Richard Prince - Contemporary Art Evening Sale New York Thursday, May 16, 2013 | Phillips

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  • Provenance

    303 Gallery, New York

  • Catalogue Essay

    “ When I first photographed an image I was simply trying to put something out there that was more natural looking than it was when I saw it as a photograph… I did not consider myself as a photographer, I considered myself as an artist.”

    Richard Prince’s career has been defined as much by its notoriety as for its surprising bursts of aestheticism and breathtaking originality. The present lot, Untitled (Cowboy), 1986 is a perfect example of the latter. As part of his Cowboys series, first conceived in the early 1980s, Prince’s gorgeous portrait of Americana zeroes in on both issues of artistic production and our visual treasures as Americans. Prince’s “re-photographs” undergo a standard process in order to erupt from their original visual context: Prince photographs Marlboro ads (with their ubermasculine portrayals of Cowboys tackling the elements of Western America), then crops out both unnecessary text and undesired sections of the picture. He then blows up the “rephotograph” to achieve the aesthetic ideal of appropriation: an isolation of the visual splendors of the original photograph.

    In the present lot, Prince has chosen to present us with our hero in the midst of hardship, trudging through the deep snows of the Western winter. Yet there is a glorious freedom in his struggle, and his horse pounds through the elements with a quintessentially American sense of optimism and drive. Adorned in multiple layers of leather and fur, Prince’s protagonist takes a second to glance out at the wonders of his country, as if to acknowledge the splendors of the land as his own at that very moment. Here, we see a parallel to Prince’s method of production: while the source of his image may not be original, its elevation is solely Prince’s doing.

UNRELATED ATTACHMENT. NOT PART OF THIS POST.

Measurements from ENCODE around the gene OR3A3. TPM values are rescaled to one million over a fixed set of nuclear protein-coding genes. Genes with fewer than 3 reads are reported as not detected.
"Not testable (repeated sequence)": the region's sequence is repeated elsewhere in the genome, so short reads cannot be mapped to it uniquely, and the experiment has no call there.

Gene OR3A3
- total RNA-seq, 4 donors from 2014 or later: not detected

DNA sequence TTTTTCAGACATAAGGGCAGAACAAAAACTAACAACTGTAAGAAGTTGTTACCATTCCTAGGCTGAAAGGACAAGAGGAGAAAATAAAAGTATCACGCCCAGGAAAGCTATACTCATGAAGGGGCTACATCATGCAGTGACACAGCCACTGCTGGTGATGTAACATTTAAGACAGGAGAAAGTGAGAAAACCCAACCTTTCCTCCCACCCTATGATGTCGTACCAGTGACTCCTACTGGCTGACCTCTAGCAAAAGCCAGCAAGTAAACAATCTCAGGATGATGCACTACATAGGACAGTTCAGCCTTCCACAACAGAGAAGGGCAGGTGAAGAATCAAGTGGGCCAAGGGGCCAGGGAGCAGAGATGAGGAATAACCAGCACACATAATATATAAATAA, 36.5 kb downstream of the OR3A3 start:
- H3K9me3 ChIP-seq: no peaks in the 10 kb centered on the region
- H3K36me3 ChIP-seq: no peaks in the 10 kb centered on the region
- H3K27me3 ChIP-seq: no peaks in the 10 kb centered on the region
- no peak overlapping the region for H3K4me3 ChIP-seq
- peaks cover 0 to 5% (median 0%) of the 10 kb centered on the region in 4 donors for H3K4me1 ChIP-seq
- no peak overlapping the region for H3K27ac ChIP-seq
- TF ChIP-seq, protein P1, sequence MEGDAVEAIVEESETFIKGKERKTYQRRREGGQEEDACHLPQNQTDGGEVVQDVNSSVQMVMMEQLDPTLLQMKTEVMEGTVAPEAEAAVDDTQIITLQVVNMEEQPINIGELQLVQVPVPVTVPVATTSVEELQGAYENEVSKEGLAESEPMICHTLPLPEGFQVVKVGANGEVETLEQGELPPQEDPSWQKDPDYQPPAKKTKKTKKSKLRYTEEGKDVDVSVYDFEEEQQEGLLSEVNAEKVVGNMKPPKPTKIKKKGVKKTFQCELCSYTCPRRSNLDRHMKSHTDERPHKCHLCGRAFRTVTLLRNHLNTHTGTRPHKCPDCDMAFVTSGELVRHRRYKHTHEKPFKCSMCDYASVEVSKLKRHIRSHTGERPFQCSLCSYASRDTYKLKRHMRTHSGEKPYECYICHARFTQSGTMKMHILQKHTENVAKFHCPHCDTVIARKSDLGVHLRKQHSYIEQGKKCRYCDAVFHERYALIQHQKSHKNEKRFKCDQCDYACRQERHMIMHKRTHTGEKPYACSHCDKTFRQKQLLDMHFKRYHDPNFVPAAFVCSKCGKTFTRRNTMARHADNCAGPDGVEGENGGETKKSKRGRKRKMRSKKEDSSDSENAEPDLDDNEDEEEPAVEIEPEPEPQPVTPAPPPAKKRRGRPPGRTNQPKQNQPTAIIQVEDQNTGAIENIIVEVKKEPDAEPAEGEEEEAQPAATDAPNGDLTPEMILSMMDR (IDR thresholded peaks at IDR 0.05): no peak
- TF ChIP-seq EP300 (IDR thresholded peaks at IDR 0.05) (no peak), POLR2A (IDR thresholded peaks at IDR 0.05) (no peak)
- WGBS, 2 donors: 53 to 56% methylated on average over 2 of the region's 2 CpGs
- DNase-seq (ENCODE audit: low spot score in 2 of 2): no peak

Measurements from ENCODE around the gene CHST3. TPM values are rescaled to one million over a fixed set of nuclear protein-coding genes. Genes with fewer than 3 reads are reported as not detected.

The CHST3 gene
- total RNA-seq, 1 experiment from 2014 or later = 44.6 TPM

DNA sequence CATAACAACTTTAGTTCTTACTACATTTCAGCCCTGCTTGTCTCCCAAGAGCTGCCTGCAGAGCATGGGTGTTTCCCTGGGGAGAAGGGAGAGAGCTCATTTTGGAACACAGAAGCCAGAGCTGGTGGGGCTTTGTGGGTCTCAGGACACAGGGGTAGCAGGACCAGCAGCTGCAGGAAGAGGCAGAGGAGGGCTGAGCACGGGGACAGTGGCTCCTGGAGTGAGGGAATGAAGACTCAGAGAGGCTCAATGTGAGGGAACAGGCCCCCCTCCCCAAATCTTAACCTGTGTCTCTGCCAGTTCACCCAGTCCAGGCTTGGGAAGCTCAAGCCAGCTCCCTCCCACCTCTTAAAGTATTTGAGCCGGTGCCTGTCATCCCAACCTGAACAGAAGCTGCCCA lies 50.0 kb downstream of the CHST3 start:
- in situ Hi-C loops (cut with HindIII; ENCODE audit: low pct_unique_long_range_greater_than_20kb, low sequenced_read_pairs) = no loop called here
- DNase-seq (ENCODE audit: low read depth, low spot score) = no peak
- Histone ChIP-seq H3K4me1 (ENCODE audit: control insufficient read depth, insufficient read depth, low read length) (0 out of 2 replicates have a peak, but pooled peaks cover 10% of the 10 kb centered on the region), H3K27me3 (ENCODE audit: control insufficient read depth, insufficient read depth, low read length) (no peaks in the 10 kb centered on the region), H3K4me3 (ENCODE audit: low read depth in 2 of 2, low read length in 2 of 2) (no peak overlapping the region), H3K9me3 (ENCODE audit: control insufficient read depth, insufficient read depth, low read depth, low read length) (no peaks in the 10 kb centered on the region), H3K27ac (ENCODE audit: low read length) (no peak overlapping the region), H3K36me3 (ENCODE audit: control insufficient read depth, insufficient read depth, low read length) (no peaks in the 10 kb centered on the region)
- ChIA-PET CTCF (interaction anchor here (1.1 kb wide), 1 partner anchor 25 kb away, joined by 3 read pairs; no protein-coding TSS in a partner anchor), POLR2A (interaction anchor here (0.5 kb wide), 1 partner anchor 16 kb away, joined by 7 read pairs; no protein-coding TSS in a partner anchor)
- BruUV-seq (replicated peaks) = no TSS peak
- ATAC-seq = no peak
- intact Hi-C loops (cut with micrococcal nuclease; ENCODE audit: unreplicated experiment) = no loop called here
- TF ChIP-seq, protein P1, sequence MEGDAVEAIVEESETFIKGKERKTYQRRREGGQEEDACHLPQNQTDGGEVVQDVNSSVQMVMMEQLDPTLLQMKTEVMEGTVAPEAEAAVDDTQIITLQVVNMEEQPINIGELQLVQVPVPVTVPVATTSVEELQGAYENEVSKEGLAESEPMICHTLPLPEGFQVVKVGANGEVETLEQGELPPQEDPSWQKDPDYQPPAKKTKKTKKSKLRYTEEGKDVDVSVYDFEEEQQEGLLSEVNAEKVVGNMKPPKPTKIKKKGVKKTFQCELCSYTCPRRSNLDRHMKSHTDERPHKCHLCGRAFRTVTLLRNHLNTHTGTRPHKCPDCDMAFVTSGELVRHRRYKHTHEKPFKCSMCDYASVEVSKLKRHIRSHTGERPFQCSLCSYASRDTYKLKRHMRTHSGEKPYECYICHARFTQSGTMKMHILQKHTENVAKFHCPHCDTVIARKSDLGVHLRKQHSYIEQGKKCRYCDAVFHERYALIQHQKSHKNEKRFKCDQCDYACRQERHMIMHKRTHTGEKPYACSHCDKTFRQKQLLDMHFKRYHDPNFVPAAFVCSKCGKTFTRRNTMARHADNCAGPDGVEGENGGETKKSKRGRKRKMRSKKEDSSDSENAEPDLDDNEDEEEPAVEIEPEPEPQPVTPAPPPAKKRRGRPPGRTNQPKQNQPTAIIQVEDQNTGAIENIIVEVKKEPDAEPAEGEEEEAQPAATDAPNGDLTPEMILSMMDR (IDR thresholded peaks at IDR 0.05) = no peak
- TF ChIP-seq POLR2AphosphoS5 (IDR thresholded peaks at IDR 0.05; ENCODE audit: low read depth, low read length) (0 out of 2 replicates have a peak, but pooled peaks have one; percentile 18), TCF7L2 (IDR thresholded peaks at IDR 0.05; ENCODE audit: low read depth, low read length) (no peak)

• Artist Biography

    Richard Prince

    American • 1947

    For more than three decades, Prince's universally celebrated practice has pursued the subversive strategy of appropriating commonplace imagery and themes – such as photographs of quintessential Western cowboys and "biker chicks," the front covers of nurse romance novellas, and jokes and cartoons – to deconstruct singular notions of authorship, authenticity and identity.

    Starting his career as a member of the Pictures Generation in the 1970s alongside such contemporaries as Cindy Sherman, Robert Longo and Sherrie Levine, Prince is widely acknowledged as having expanded the accepted parameters of art-making with his so-called "re-photography" technique – a revolutionary appropriation strategy of photographing pre-existing images from magazine ads and presenting them as his own. Prince's practice of appropriating familiar subject matter exposes the inner mechanics of desire and power pervading the media and our cultural consciousness at large, particularly as they relate to identity and gender constructs.

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Untitled (Cowboy)

color coupler print
24 x 20 in. (61 x 50.8 cm.)
Signed, numbered and dated “R. Prince 1/2 1986” on the reverse. This work is number 1 from an edition of 2.

$300,000 - 500,000 

Sold for $425,000

Contact Specialist
Zach Miner
Head of Sale
+1 212 940 1256

Contemporary Art Evening Sale

New York 16 May 2013 7pm